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Russia: 'D-Day' For Banks Has Arrived

  • Floriana Fossato

Moscow, 17 November 1998 (RFE/RL) -- Yesterday marked the beginning of a critical test period for Russia's troubled banking sector. A self-imposed three-month moratorium on bank debts to foreign creditors expired over the weekend, and now is the time when Russian banks must start paying off their debts.

On August 17, former Prime Minister Sergei Kiriyenko devalued the ruble, defaulted on domestic debt payments and, at the same time, decided to impose a 90-day moratorium on repayments of foreign commercial debt.

Speaking on ORT Public Television (Nov.15), the new Russian Central Bank Chairman Viktor Gerashchenko called November 16 "D-Day." He said "nervous creditors can (now) press their claims against Russian banks that borrowed (their) money."

Gerashchenko also declared that the government does not have the money to help commercial banks meet their obligations to Western financial institutions. Confirming an earlier statement by his first deputy, Andrei Kozlov, Gerashchenko said Moscow is not considering any extension of the 90-day moratorium on the payment of debts.

Clearly concerned about their inability to service the government's debt, officials have cautioned that it would require more than $8 billion to rescue the country's banking system. Last week, Deputy Finance Minister Mikhail Kasyanov said forward contracts (eds: contracts for future foreign-exchange deals) were dropped from negotiations between Moscow and its creditors. The Russian government owes some $15 billion on defaulted government bonds.

Just to service its foreign debt next year, Russia is due to pay $17.5 billion. Kasyanov said that the Russian government will seek to hold new talks with foreign creditors in order to defer repayment of its foreign debt "for one or two years."

Last year, Russia's largest commercial banks borrowed heavily abroad in exchange for currency forward loans that expired this summer, when the country's financial crisis reached its peak. These banks enjoyed a temporary delay from their foreign debt payments during the moratorium.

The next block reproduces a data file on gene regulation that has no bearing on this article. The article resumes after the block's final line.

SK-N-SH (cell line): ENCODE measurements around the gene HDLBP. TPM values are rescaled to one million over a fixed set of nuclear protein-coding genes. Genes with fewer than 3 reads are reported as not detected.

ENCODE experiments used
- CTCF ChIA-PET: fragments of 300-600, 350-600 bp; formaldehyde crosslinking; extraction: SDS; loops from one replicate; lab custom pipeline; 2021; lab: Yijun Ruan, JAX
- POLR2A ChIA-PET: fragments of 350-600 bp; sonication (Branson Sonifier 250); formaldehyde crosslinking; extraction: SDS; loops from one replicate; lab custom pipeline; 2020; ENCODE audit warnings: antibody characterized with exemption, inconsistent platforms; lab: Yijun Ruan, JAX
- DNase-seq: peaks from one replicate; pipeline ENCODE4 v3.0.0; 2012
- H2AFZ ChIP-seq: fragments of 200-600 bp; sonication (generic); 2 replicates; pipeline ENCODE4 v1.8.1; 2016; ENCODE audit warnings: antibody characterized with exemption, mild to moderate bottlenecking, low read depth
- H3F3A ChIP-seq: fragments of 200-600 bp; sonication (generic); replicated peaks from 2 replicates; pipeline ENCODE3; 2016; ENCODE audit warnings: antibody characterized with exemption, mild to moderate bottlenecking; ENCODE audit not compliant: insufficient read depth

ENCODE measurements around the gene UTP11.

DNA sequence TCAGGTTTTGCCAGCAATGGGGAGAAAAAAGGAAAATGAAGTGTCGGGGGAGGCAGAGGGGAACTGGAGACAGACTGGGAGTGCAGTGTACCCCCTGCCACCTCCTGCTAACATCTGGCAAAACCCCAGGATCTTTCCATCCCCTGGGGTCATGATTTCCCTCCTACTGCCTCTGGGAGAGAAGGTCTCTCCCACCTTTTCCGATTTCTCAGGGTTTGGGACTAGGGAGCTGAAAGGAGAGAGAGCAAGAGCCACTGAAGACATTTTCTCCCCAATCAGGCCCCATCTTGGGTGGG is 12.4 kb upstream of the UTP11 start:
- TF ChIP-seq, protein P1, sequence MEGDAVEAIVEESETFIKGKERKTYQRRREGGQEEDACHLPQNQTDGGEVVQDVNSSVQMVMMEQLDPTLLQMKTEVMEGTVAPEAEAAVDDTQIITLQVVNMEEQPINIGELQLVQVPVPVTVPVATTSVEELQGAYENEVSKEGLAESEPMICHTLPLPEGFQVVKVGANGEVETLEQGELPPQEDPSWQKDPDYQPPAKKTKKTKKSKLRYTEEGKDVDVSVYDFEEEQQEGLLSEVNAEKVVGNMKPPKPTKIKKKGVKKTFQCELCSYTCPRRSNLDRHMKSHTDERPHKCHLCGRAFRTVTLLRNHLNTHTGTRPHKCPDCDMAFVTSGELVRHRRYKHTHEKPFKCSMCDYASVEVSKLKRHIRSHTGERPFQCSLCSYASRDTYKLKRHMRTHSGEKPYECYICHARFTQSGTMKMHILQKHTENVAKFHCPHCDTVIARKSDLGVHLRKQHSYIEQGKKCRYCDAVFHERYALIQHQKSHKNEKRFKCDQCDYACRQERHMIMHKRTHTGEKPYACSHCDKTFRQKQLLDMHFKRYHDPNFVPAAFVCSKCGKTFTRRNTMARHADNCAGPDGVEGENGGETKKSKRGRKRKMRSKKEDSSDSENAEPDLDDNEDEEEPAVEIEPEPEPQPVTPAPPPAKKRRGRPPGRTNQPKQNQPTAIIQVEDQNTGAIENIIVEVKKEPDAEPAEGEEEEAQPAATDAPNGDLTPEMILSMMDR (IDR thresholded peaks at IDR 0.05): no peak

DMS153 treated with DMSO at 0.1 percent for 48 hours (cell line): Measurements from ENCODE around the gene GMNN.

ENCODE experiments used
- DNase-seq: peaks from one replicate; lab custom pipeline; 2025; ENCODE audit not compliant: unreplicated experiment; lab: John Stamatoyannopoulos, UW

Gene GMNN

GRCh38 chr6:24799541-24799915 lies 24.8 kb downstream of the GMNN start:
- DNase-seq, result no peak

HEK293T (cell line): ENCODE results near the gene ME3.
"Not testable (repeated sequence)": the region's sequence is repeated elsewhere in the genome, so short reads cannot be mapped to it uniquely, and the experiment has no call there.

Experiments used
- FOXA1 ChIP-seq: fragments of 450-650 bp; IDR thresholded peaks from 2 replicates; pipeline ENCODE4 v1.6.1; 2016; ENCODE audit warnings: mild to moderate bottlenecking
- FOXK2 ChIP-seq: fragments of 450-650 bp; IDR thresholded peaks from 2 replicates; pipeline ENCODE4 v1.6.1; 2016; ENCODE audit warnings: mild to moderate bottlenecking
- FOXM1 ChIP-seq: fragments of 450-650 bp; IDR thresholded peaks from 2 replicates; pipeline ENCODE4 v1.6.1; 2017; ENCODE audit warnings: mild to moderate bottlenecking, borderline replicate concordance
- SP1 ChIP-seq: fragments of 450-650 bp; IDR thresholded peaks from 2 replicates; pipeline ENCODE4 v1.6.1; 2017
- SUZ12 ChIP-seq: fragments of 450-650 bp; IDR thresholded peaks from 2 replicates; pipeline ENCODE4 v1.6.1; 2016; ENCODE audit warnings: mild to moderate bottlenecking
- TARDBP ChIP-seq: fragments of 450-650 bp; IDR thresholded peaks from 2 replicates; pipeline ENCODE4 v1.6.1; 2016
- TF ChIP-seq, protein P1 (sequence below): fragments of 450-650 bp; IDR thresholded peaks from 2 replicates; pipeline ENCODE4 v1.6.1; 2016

But now that the government has made clear it will not take responsibility for the $6 billion Russian commercial banks owe to foreign counterparts on forward contracts, many of them are expected to default.

Financial analysts estimate that, in addition to what these large commercial banks owe, other Russian banks are indebted to foreign creditors for an additional $6 billion. They also say that both numerous creditor lawsuits and a wave of defaults are imminent.

Bloomberg Financial News quotes analysts in Moscow as saying that a freeze on accounts and the seizure of the largest banks' assets are likely soon. Andrei Ivanov, a banking analyst at Troika Dialog, told the news agency that banks linked to large financial groups are likely to experience severe problems in upcoming debt negotiations because foreign creditors will be concerned that the groups' directors are more interested in saving their industrial assets than the banks they own.

Deputy Central Bank Chairman Kozlov says that 720 commercial banks, close to half of all in the country, will be allowed to fail. But the Central Bank has refused to reveal the names of 18 banks it has included on a list it has prepared of so-called "socially and economically important banks." These banks are likely to be bailed out as the government moves to restructure the banking system.

Chairman Gerashchenko said (Nov. 15) that the Central Bank would only support those banks that can insure debt settlements and retain what he described as "the skeleton of a banking system." He named among the larger banks that might survive only SBS Agro (Russia's largest private bank), Menatep and Most Bank. Gerashchenko placed Inkombank, once Russia's third-largest bank in terms of assets, in a lower grouping which is unlikely to survive. Inkombank's license has already been withdrawn and other banks will have to fight through courts for their survival.

Bloomberg also reports today that some banks announced they have started appealing to foreign creditors to reschedule their debts. The agency quoted an official at Uneximbank, Vladimir Gudilin, as saying the bank has created a committee with outside legal and financial consultants to help in talks with creditors. Uneximbank owns an estimated $1.44 billion in forward contracts. Since August 17, at least four Russian banks, including Uneximbank and Inkombank, have had their accounts blocked by British and French courts because of non-payment.

Even those Russians who did not hold their savings in commercial banks are following banking development closely. One reason for this scrutiny is that, as the banks scramble for dollars to pay off their debts, the ruble rate is likely to fall again.

Yesterday (Nov. 16), the ruble exchange rate was almost 17 (16.8) per dollar. Finance Minister Mikhail Zadornov has said the government expects the dollar exchange rate to be at about 20 or 21 rubles early next year. But some officials said today it could fall to 20 to the dollar even before the end of the year.